Our findings reveal negative and significant associations between ASA and 2 of the 5 outcome measures (Table 4), and these relationships exhibited a generally decreasing gradient. For instance, patients who made appointments for urgent care were less likely to respond that they could usually or always get appointments as soon as they needed if they visited a VHA center with ASA in the third quartile (odds ratio [OR], 0.93; 95% CI, 0.86-1.02) or fourth quartile (OR, 0.85; 95% CI, 0.76-0.95) compared with a VHA center in the first quartile. Patients were also less likely to report being able to get an urgent care appointment within 1 day if they visited centers in the second quartile (OR, 0.93; 95% CI, 0.88-0.99) or fourth quartile (OR, 0.84; 95% CI, 0.77-0.92) for ASA. The effects of longer telephone wait times on provider ratings were in the expected direction and showed a similar dose—response relationship but were not statistically significant. There was no clear relationship between ASA and the ability to get medical questions answered or to receive routine care appointments.
The regression results did not demonstrate a clear, significant relationship between AR and any of the 5 outcomes. Additional data on CIs and P values for both our main predictors of interest and covariates are included in the eAppendix Table (available at ajmc.com). Sensitivity analysis results using medical center fixed effects were not significantly different from the random effects models, as determined by Hausman tests, supporting the decision to prefer the random effects specifications due to their increased efficiency in the absence of bias.13
In this study, we validated the relationship between the average speed of answering telephone calls and patient satisfaction with urgent care access. As our results show, facilities with lower performance in answering phone calls also have lower patient perception of their ability both to access urgent care appointments and to do so in a timely manner.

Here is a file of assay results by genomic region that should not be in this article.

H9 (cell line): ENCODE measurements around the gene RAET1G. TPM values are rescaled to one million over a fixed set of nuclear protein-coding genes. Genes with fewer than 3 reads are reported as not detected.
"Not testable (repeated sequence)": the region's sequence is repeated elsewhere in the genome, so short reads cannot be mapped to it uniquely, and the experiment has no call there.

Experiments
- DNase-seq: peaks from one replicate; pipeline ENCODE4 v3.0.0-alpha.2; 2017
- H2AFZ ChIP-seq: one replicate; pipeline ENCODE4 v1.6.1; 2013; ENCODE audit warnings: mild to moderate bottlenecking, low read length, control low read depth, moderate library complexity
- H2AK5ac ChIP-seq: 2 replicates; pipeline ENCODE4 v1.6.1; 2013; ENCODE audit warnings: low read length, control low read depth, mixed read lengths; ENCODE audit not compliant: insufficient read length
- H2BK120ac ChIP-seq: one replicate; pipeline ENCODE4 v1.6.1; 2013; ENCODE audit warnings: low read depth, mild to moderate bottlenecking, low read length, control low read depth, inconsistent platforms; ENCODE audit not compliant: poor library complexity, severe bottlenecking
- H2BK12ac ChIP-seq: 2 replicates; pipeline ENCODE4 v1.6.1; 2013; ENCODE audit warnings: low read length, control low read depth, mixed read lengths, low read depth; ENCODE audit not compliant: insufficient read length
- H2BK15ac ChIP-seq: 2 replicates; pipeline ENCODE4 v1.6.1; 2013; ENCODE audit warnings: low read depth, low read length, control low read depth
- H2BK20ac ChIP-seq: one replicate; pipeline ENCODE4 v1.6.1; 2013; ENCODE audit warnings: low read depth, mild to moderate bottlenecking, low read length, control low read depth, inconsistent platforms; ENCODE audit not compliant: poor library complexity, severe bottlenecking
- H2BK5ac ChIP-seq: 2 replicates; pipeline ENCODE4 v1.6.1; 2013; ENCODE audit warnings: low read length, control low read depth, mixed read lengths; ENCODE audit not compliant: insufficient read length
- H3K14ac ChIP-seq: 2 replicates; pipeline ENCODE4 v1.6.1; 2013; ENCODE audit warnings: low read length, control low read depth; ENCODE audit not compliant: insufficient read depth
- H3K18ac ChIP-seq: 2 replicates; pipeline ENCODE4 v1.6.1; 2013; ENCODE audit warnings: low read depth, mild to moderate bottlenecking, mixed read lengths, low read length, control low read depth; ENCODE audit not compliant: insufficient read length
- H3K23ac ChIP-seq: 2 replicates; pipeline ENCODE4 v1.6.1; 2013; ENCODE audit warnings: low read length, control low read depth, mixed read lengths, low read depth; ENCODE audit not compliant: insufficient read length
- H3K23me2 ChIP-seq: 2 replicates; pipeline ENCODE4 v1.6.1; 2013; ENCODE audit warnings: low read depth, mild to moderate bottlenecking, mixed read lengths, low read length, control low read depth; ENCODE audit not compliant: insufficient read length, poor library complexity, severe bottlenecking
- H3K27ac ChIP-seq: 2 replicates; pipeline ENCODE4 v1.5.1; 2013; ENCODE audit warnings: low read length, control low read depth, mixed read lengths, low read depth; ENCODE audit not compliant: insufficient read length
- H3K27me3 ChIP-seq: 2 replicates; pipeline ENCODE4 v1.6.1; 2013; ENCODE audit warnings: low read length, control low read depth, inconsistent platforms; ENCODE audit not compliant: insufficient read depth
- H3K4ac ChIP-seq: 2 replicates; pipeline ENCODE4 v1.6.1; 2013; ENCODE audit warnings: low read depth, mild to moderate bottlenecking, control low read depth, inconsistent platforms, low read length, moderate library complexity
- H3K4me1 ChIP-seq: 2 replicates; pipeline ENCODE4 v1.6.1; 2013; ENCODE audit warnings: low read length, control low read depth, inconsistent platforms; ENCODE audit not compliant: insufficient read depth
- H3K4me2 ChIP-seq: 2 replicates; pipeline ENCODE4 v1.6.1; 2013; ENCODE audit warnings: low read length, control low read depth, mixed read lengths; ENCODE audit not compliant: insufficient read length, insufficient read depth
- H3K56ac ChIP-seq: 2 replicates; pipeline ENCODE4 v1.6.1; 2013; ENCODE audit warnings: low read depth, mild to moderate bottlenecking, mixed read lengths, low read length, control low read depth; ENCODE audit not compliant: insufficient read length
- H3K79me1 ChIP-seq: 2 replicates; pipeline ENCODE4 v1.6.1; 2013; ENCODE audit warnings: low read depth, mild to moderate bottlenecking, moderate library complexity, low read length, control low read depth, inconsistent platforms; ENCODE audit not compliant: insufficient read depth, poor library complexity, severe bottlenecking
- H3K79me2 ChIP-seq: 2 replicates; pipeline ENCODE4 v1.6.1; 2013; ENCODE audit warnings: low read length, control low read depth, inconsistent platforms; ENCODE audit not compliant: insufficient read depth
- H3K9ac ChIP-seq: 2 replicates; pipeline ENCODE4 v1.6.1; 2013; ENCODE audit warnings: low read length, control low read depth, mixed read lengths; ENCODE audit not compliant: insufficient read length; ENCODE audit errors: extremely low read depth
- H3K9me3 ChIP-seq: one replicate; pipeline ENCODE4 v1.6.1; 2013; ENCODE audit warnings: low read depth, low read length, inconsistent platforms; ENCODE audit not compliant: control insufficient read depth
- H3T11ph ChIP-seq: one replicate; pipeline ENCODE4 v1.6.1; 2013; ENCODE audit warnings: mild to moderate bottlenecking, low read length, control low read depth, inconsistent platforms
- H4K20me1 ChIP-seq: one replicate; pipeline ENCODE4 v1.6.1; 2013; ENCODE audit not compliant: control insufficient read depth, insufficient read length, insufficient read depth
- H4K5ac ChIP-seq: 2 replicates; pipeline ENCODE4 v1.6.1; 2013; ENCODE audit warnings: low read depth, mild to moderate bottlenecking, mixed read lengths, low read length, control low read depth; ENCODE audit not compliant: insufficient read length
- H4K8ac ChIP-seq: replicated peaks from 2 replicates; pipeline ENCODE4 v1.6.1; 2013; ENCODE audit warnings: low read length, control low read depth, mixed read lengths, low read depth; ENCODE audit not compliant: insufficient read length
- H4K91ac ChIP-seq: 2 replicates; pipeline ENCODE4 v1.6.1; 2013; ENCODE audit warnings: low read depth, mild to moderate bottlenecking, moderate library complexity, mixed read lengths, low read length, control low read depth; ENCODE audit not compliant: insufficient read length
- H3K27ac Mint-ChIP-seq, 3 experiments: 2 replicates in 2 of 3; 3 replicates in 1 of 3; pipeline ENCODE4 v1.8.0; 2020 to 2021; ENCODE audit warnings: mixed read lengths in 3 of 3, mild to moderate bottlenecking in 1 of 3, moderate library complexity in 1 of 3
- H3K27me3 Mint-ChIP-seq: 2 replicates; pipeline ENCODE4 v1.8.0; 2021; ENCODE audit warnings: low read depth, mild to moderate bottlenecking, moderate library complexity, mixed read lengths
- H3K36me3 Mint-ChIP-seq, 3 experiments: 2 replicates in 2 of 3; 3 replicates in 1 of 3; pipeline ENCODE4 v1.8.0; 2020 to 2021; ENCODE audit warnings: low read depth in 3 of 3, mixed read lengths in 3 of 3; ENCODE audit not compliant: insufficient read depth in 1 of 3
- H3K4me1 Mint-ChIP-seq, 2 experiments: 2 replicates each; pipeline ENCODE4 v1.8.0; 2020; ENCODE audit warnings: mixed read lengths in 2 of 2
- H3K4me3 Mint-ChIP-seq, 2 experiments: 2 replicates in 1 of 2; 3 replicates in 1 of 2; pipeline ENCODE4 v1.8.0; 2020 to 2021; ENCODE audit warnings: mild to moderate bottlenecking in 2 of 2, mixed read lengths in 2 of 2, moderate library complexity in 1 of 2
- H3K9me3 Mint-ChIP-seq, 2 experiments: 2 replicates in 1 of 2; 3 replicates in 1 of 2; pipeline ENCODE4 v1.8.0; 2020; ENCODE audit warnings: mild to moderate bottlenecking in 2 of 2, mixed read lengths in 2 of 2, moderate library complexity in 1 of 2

In contrast, there was no clear relationship between AR and the study outcomes. One potential issue is that the VHA includes all callers in its calculation of AR, although callers who hang up shortly after dialing have most likely misdialed and are not likely to have hung up due to exasperation with their wait time. This “noise” in the data may attenuate the effect of AR on satisfaction and access outcomes. Best practices in the industry suggest that calls shorter than 5 seconds should not be included.14
VHA made substantial strides in reducing telephone wait times and abandoned calls between 2015 and 2016, with average wait times and ARs decreasing by approximately 7% and 22%, respectively. Despite these improvements, nearly 80% of centers still did not meet 1 or both of the VHA’s stated performance thresholds by the end of the study period. Based on our findings, further improvements in telephone access could be expected to lead to improvements in patients’ self-reported access and satisfaction.
These results demonstrate that decreased telephone waits are associated with improved patient perceptions of urgent care access even without concomitant decreases in observed appointment waits. The strength of this association may occur because telephone call centers are often the first point of contact for patients, and this contact immediately precedes the patient visit. However, we did not find evidence that either AR or ASA were associated with patient ratings of routine care access, of their ability to get medical questions answered the same day, or of their providers. These limited findings may have implications for insurers, CMS, and other healthcare organizations that must make resourcing decisions for call centers for hospitals and federal health insurance exchanges. Specifically, if these organizations are to become more patient centered and improve patient satisfaction, managing the promptness of service for patients calling for appointments and medical questions is likely to be an important component of a successful strategy to improve particular satisfaction measures.